• José Monico
    2019-01-24 17:33

    This one was recommended by a political podcaster. I'm afraid I can't shake my overall expectation for this book. What drew me to this one was the central idea of political reform in the United States by way of education. Now that is not a radical theory by any means; but I was hoping to exactly read how, and what kind of education that simple idea had in mind. Little did I know that the podcaster's summary was more in-depth than the book's explanations.I'm afraid this shortcoming is not only limited to that notion. At only 231 pages of actual content, the book puts out many interesting thoughts on the ideals of democracy. But I'm afraid none of them are thoroughly probed. Leaving me to wonder how Athenian democracy could successfully be implemented within the populational confines of 313 million Americans, or the best modern equivalent to the 'general education' so frowned upon by 'new-age' thinkers during the second wing of Athens new government. I did enjoy Paul's defense on ancient rhetorics (sophists); and the critical tone on some of the great philosophers of all time. Making true to his word that no amount of excellence or authority is spared from critique.

  • Terence
    2019-02-15 13:22

    This book is a great primer on the concepts of democracy. Unfortunately it suffers a bit from a lack of focus and is thus plagued by needless redundancies and the sense that the work is much longer than it is. Had Woodruff been able to tighten this to a hundred pages I think it would be considerably more effective and poignant. Nonetheless I found it to be a valuable read and an interesting foil to the text I finished just prior, Mann and Ornstein's It's Even Worse Than It Looks. I say that because of how some proposals to altering our present system to become more functional sometimes butt against those that would make it more democratic. Such conflicts make for some interesting dilemmas, and while concrete answers aren't always to be had here, a path to their solutions, by way of asking the right kinds of questions is. For those interested in politics and various forms of government, this is not one to miss.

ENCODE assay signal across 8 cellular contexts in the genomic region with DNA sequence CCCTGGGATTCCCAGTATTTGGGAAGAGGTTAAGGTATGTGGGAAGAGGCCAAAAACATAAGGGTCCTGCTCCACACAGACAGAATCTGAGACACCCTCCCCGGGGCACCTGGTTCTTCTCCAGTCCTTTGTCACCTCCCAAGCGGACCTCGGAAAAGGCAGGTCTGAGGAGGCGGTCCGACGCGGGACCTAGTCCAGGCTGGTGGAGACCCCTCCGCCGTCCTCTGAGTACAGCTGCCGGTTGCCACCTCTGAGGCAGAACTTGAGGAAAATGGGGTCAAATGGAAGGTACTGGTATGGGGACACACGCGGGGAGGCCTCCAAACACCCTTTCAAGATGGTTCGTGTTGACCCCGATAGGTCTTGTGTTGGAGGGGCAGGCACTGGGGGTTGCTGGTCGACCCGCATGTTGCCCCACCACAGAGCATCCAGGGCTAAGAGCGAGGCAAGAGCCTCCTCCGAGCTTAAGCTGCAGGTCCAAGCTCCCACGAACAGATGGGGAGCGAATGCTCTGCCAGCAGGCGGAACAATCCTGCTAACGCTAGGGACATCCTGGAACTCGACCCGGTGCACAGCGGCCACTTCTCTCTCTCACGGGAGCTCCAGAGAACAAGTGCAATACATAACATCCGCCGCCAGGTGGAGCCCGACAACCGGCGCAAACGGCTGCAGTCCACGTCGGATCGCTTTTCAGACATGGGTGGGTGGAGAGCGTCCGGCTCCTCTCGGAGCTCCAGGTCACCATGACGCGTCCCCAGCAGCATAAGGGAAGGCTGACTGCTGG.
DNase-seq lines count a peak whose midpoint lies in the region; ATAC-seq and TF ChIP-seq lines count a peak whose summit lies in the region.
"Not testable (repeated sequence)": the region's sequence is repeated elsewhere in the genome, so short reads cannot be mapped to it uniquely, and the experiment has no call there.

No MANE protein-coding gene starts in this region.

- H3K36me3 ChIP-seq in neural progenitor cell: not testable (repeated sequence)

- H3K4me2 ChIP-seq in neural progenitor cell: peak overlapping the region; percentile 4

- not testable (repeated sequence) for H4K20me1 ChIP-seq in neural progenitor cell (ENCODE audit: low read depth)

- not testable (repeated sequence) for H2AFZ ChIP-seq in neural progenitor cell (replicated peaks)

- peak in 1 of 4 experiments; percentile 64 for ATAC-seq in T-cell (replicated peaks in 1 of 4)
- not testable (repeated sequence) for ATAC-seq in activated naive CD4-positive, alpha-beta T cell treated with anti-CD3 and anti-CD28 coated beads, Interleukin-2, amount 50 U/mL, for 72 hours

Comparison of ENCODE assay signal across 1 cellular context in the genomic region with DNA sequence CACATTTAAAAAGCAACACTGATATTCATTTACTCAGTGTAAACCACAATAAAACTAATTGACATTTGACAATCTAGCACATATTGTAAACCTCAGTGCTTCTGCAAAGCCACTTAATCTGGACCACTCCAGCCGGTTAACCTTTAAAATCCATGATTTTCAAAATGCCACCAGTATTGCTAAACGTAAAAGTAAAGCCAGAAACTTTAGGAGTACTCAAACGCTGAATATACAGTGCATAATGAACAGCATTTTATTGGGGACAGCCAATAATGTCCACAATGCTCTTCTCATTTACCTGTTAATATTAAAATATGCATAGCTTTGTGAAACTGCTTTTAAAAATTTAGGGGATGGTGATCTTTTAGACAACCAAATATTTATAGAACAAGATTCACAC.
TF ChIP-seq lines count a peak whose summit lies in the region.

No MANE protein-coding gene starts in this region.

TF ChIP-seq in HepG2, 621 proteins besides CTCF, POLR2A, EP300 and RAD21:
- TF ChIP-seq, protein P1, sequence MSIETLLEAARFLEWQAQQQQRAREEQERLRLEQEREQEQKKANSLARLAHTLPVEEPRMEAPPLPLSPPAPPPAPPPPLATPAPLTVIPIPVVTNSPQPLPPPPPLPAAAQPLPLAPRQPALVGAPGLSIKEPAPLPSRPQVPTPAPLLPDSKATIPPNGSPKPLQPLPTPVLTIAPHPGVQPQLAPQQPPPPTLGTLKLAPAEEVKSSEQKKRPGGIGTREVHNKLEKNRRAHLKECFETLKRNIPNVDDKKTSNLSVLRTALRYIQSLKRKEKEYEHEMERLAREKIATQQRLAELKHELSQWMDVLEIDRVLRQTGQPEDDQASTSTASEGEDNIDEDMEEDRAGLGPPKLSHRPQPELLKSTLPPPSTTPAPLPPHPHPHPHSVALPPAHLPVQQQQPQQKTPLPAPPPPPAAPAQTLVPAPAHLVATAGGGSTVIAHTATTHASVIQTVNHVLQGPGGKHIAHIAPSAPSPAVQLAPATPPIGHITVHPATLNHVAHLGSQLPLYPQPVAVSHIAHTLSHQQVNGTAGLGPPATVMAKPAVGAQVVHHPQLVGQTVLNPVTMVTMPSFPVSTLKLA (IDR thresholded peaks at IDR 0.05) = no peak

• Jennifer
    2019-01-27 15:30

    It's been a long haul, but I finally finished. Am I glad I read it, yes. Did it make me want to scream and throw things, yes. Personally, when I read a book that purports to be history, I just want to read history. I don't mind knowing the author's opinion, but I really don't want to be beaten about the head with the author's opinion. This particular author writes with a big stick.Obviously, I disagree with the author on several fundamental issues.I found the history of Athenian democracy interesting, and based on the Afterword pp 211-230), useful in considering how well our system of government in the United States is serving us now. That said, do I believe we should abandon our Republic, NO. I do believe that we could stand election, tax, and party-system reform. I do believe we are experiencing tyranny by political parties. I am still more afraid of mob rule.

  • Mary
    2019-01-26 11:23

    Woodruff is kind of the intellectual of the semester. This book also fits into the whole patriotism thing that’s been in the back of my mind since I went to DC. He suggests that ancient Athens can teach us a lot about democracy—not that it was perfect. He also suggests that America may not be ready for democracy—real democracy—and that it may actually be getting less democratic. The references to America are implied throughout the book (for example, Athen’s ill-fated military advances against Syracuse), but the last chapter makes the damning accusations against the US outright. Still, it’s hard to know, what, exactly, we’re supposed to do about it. Aside from rewriting the Constitution, I don’t know what we can do.

  • Jon
    2019-02-02 16:23

    A very solid work. More important in 2016 than it was in 2004. Woodruff's approach is accessible, readable, while attentive to nuance and complexity. He's assertive and focused, placing value on issues and ideals we can understand, yet uses those ideals and values to raise thought-provoking questions that neither digress into needless despair or shallow optimism. A leveled and incisive introduction to how democracy of old can aid our approach to these ideals in the present. While some of the information at the end is now out of date, the principles he's addressing remain vital to the communal discussion. Good stuff.

  • Jon
    2019-02-13 11:28